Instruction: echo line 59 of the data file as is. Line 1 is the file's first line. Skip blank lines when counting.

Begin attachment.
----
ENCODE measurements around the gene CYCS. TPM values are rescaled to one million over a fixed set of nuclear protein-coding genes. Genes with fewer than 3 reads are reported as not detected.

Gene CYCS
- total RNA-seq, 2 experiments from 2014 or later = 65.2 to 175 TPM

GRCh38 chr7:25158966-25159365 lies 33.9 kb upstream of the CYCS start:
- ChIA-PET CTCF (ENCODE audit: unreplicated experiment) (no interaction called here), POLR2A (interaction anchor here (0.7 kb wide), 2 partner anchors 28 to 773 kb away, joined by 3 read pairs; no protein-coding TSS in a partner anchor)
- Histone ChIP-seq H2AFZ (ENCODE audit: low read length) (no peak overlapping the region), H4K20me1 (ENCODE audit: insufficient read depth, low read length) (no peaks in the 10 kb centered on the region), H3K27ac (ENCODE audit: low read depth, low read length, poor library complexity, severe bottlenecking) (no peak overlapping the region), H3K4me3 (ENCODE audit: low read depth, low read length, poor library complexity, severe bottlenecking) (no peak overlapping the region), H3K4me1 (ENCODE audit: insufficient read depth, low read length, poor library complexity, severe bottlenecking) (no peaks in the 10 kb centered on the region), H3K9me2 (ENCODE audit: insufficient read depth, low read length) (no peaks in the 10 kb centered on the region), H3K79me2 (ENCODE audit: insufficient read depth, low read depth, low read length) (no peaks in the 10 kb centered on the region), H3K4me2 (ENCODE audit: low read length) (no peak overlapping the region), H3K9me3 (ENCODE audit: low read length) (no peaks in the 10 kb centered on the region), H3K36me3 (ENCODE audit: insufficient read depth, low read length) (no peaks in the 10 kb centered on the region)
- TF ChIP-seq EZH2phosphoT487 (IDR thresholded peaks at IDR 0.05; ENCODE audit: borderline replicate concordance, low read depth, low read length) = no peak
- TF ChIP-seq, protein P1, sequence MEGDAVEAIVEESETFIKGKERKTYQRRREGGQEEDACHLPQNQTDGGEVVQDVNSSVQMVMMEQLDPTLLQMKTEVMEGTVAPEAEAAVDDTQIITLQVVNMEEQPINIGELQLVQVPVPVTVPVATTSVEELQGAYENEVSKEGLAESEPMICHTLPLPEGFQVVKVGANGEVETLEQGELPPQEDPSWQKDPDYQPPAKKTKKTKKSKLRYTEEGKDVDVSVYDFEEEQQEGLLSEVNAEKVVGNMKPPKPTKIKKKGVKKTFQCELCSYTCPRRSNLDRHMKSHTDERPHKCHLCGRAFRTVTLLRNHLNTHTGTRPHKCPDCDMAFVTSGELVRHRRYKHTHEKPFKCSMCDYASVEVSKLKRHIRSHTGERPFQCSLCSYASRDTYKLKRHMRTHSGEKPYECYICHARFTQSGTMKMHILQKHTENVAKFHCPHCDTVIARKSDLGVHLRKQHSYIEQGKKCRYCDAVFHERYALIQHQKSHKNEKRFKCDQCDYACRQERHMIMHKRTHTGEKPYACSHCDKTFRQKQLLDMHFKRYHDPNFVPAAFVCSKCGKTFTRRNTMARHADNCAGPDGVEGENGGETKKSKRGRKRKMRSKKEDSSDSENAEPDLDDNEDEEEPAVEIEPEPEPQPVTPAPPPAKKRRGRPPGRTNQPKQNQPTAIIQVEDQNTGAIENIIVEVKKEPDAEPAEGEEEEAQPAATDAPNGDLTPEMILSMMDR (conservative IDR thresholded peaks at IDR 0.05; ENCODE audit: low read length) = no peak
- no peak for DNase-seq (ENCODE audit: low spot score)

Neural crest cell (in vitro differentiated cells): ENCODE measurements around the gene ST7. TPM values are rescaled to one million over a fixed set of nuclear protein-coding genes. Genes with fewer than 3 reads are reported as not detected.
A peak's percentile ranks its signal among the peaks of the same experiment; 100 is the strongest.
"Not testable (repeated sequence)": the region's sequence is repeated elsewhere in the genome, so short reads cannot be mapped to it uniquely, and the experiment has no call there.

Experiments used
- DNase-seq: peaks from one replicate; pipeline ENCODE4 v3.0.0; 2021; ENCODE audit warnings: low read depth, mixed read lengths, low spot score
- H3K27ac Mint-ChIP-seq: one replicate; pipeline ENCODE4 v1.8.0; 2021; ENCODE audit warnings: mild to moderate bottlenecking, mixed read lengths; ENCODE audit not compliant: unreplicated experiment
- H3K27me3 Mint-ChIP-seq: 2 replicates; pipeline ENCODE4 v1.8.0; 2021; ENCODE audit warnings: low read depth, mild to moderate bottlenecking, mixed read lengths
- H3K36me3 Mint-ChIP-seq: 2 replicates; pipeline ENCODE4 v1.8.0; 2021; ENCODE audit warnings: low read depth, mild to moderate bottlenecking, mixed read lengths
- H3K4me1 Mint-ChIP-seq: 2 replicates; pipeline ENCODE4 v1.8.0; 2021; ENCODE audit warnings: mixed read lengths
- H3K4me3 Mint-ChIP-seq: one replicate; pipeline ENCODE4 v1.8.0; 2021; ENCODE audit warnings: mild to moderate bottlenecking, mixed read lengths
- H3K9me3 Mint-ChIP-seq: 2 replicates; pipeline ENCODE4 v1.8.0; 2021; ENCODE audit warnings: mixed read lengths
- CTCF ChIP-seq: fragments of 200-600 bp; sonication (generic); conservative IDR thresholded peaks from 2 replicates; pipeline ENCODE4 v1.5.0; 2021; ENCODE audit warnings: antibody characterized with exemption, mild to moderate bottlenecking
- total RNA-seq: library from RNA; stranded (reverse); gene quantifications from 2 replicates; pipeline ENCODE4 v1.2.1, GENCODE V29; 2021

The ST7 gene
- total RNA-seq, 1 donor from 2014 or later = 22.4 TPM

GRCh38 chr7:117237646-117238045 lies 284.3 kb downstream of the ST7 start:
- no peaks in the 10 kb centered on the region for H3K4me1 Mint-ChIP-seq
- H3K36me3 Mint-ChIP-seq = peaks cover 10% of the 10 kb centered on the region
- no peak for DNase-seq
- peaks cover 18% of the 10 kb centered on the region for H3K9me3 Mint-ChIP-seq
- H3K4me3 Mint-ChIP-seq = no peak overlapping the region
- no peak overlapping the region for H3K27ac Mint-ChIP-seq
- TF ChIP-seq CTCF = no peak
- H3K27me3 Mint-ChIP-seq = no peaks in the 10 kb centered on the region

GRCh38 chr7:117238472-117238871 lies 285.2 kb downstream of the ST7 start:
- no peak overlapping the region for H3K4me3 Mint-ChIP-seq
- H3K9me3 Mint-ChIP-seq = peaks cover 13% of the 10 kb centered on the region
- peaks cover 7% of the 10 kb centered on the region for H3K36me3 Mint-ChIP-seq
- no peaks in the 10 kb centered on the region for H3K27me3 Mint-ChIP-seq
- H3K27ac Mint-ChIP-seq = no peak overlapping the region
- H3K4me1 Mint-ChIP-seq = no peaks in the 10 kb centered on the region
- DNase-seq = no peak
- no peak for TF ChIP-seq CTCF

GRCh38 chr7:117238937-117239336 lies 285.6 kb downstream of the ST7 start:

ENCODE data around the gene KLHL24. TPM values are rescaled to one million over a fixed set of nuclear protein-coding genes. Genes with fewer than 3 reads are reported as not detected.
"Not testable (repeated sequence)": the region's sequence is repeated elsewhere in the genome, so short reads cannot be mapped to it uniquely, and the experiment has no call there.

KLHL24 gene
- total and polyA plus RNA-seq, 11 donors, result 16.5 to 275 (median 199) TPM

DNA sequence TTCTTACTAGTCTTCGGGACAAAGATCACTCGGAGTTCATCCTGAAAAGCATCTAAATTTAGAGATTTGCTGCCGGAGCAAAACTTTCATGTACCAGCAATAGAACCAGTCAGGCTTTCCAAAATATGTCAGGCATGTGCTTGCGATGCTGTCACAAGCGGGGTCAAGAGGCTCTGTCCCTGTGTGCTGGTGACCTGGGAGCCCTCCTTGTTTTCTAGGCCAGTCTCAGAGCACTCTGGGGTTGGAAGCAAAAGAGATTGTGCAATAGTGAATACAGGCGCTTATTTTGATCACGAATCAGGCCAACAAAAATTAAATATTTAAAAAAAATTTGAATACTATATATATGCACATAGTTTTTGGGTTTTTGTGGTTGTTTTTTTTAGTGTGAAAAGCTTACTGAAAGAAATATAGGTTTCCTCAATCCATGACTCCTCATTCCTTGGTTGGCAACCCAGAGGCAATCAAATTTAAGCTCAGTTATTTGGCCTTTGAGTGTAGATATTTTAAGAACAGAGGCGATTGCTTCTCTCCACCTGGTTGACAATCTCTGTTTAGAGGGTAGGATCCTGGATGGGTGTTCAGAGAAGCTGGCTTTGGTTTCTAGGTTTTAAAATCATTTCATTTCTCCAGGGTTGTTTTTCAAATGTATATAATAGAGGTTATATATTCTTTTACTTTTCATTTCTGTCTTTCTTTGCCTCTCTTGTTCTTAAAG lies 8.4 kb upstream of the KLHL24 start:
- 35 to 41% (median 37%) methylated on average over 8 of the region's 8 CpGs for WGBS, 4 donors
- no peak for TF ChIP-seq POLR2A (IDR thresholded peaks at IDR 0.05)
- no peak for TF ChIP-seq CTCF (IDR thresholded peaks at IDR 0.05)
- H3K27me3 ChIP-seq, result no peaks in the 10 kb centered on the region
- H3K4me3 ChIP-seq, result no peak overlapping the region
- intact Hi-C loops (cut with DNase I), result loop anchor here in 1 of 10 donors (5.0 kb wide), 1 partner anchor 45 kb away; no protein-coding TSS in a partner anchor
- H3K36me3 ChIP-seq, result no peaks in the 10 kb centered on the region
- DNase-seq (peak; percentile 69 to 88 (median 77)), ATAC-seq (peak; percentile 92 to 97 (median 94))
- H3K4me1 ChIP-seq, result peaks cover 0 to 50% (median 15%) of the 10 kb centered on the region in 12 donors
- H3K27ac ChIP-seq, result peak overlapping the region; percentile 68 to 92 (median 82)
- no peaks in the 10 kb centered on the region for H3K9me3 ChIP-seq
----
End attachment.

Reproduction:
- no peaks in the 10 kb centered on the region for H3K9me3 ChIP-seq